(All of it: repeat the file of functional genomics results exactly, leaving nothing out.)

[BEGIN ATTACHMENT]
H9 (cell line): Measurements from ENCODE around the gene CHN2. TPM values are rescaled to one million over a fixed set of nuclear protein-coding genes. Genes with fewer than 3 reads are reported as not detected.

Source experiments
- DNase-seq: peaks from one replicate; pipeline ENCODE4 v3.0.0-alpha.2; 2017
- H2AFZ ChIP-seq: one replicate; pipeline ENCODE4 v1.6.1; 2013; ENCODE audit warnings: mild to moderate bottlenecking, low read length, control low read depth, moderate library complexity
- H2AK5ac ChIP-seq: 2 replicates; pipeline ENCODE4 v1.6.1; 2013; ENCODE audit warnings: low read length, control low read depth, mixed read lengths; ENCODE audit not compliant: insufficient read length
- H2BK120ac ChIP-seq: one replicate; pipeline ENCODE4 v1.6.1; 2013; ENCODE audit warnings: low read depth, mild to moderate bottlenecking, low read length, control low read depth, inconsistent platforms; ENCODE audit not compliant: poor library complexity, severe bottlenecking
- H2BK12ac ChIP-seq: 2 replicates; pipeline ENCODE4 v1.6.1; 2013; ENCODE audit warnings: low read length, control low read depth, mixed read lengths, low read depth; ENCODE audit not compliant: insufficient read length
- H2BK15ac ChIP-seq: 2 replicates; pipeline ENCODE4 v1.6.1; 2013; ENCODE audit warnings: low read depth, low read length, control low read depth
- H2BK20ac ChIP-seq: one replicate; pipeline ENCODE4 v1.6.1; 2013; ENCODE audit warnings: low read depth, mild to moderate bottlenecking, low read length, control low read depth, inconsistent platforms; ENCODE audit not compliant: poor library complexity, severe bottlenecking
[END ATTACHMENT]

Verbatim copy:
H9 (cell line): Measurements from ENCODE around the gene CHN2. TPM values are rescaled to one million over a fixed set of nuclear protein-coding genes. Genes with fewer than 3 reads are reported as not detected.

Source experiments
- DNase-seq: peaks from one replicate; pipeline ENCODE4 v3.0.0-alpha.2; 2017
- H2AFZ ChIP-seq: one replicate; pipeline ENCODE4 v1.6.1; 2013; ENCODE audit warnings: mild to moderate bottlenecking, low read length, control low read depth, moderate library complexity
- H2AK5ac ChIP-seq: 2 replicates; pipeline ENCODE4 v1.6.1; 2013; ENCODE audit warnings: low read length, control low read depth, mixed read lengths; ENCODE audit not compliant: insufficient read length
- H2BK120ac ChIP-seq: one replicate; pipeline ENCODE4 v1.6.1; 2013; ENCODE audit warnings: low read depth, mild to moderate bottlenecking, low read length, control low read depth, inconsistent platforms; ENCODE audit not compliant: poor library complexity, severe bottlenecking
- H2BK12ac ChIP-seq: 2 replicates; pipeline ENCODE4 v1.6.1; 2013; ENCODE audit warnings: low read length, control low read depth, mixed read lengths, low read depth; ENCODE audit not compliant: insufficient read length
- H2BK15ac ChIP-seq: 2 replicates; pipeline ENCODE4 v1.6.1; 2013; ENCODE audit warnings: low read depth, low read length, control low read depth
- H2BK20ac ChIP-seq: one replicate; pipeline ENCODE4 v1.6.1; 2013; ENCODE audit warnings: low read depth, mild to moderate bottlenecking, low read length, control low read depth, inconsistent platforms; ENCODE audit not compliant: poor library complexity, severe bottlenecking